Jordan Freytag + photo

Jordan Freytag

Jun 9
3 min read
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Dehydration: Thoughts, Tips, and Recipes

Eating raw doesn’t have to be boring or tasteless as some may lead you to believe. Health benefits aside, the truth is that “cooking” with raw foods can be a creative way to mix and enhance flavors, and that the raw food diet has many culinary facets, one being dehydration. And with summer in full swing, the sun and warm air can be a great friend to the raw foodist.

Dehydration is one of the most ancient forms of preserving food and one of the raw foodist’s best techniques for adding variety of flavor and texture to meals. For example, adding dehydrated carrots and radishes to a raw pea puree soup adds the crunchy texture of a crouton but with more depth of flavor, or even using dehydrated tomatoes as chips for a homemade hummus. These techniques are the cards up the raw chef’s sleeve.

Nonelectrical and solar dehydrators like The Food Pantrie are ideal because they allow natural heat and oxidation to preserve the flesh without compromising the nutrients. Fiber, Vitamin B Complex, and Vitamin C are not lost to the heat, all of which promote healthy digestion and cardiovascular health.

If you find yourself overwhelmed with a large spring, late-summer, or fall bounty, dehydration can be an ideal way of preserving it. Dehydrate your harvested herbs and place in mason jars for year-round use. Do the same with peppers, fruits, and vegetables for year-round snacking. Create your own trail and veggie mixes for your journeys like this one:

Savory Sun Trail Mix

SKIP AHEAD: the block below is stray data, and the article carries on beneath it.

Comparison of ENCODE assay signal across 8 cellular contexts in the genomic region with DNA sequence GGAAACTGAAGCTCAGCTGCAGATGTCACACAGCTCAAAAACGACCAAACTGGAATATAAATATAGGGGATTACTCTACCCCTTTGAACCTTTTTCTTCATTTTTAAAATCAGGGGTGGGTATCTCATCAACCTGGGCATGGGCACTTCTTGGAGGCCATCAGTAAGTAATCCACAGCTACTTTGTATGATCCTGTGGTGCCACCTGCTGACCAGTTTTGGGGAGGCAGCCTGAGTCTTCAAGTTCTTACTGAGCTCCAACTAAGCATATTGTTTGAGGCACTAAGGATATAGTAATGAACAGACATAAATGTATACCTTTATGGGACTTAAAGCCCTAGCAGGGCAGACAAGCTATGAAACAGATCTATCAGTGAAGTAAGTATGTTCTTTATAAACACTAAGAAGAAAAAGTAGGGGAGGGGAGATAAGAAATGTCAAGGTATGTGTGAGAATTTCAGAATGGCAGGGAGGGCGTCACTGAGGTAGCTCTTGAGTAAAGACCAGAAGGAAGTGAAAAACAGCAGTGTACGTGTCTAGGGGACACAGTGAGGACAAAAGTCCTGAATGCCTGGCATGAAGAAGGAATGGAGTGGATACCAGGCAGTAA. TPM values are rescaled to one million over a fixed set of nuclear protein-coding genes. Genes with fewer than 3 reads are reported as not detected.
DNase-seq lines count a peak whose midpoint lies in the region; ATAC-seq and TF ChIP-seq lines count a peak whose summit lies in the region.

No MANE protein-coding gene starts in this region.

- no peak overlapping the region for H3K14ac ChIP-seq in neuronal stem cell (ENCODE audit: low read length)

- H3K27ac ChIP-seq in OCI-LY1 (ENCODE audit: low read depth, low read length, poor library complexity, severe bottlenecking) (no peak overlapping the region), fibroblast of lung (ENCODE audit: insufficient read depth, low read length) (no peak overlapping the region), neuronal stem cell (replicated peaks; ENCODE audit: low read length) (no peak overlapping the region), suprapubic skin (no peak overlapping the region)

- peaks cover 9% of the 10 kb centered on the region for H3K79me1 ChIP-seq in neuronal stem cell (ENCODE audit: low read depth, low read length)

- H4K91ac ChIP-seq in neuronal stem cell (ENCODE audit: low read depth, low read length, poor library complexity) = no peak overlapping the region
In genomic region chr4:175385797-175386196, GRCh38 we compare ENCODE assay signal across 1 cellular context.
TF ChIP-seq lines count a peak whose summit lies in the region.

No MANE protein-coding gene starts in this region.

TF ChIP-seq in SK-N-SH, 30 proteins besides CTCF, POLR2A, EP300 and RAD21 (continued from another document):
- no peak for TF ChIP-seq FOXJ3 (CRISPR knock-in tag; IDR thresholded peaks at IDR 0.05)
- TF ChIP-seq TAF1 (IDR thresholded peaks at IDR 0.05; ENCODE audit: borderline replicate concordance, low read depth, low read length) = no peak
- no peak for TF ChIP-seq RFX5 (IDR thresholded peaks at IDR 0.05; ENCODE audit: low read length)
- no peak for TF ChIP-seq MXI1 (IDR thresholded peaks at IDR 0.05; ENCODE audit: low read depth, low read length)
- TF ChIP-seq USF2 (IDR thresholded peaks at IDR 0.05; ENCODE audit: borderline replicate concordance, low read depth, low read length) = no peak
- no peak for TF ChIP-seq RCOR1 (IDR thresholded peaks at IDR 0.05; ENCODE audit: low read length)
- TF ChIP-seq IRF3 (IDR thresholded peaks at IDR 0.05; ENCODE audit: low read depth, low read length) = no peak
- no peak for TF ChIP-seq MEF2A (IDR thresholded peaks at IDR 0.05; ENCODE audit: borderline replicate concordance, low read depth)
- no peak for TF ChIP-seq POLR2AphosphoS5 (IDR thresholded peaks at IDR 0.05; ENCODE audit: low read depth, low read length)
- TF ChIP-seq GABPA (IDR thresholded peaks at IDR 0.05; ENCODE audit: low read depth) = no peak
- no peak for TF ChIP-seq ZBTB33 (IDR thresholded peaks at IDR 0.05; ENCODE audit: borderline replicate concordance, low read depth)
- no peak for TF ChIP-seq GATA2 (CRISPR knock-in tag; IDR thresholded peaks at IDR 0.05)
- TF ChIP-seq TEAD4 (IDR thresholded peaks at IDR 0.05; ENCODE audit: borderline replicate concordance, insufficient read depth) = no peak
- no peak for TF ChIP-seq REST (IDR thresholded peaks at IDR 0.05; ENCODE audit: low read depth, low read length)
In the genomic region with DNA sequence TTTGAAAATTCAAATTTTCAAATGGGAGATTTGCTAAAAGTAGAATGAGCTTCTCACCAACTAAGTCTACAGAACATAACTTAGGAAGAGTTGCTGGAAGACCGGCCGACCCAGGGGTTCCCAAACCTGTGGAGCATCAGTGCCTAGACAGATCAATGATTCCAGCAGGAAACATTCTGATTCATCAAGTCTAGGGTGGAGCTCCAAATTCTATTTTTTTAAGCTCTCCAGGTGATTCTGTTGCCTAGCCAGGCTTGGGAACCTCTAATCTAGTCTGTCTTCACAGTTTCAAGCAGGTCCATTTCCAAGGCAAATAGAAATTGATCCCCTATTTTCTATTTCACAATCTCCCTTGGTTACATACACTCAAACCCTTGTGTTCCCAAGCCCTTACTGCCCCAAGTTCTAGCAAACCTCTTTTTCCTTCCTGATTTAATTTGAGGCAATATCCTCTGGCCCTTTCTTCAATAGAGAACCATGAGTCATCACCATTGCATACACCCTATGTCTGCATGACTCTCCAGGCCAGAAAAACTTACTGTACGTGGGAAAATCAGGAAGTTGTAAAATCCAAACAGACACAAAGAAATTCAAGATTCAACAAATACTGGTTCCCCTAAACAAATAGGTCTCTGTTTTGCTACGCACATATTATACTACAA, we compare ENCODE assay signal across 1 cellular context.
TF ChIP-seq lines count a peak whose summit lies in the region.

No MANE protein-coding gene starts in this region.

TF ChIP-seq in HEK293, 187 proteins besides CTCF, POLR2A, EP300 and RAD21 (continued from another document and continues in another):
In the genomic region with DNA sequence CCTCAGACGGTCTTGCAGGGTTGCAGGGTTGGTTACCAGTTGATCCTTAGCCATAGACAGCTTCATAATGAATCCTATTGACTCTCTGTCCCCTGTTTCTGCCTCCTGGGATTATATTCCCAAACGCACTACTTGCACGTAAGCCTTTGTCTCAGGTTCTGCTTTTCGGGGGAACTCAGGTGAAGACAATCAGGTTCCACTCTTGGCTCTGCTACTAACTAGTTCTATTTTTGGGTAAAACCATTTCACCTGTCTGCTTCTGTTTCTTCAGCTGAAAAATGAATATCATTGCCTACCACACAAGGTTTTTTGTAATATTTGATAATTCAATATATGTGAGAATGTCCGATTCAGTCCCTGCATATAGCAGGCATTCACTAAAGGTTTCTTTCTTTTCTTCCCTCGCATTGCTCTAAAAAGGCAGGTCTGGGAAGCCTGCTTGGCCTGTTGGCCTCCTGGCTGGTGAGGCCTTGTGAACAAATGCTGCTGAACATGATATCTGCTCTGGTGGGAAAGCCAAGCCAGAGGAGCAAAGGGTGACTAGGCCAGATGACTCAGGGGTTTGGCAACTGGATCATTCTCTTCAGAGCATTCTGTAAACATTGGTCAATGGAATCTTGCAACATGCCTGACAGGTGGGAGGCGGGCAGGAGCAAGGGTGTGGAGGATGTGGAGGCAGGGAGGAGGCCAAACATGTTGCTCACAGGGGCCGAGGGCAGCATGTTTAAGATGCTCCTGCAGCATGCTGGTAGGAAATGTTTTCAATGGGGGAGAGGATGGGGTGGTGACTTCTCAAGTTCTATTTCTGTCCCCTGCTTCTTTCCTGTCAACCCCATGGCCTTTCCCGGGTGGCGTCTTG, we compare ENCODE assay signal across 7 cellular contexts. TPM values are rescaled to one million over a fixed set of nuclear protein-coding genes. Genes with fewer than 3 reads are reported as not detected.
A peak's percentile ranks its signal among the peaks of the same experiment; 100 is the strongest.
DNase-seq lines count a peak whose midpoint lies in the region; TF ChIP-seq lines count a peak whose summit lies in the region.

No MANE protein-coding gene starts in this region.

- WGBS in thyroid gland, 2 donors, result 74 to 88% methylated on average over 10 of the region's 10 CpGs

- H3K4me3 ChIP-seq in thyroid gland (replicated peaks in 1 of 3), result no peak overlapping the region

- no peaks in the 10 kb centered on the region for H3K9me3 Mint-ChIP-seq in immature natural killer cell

Mix ½ cup each of sunflower seeds, almonds, and pumpkin seeds together. Add ½ cup of dehydrated tomatoes and ¼ cup of dehydrated carrot bits and 2 tablespoons of dehydrated minced garlic to the mixture. Finally, add salt to taste.


Get creative with your food drier and create these sweet snacks for your kids –and for yourself with this fun recipe:

Homemade Fruit Leather

Just blend your desired fruit(s), add gelatin alternative like agar-agar, and pour puree onto Paraflexx sheet or parchment paper and place in the dehydrator until the puree tough-ish and dry to the touch. Slice the dried puree into strips, roll in parchment or wax paper and enjoy!

I have enjoyed a purely strawberry version of this recipe as well as a mixture of grapes, strawberries, and apples. Both are sweet and rich with the natural sugars and pulp of the fruit.

Dehydration is just one technique used by folks eating raw, but it’s one of the easiest and most utilized among raw foodists, vegans, and vegetarians alike. I think it’s because dehydration allows us to eat our favorite fruits and veggies for longer periods of time, but it also gets us to think differently about the food we prepare and how we intend to bring flavors together without compromising the nutrients.


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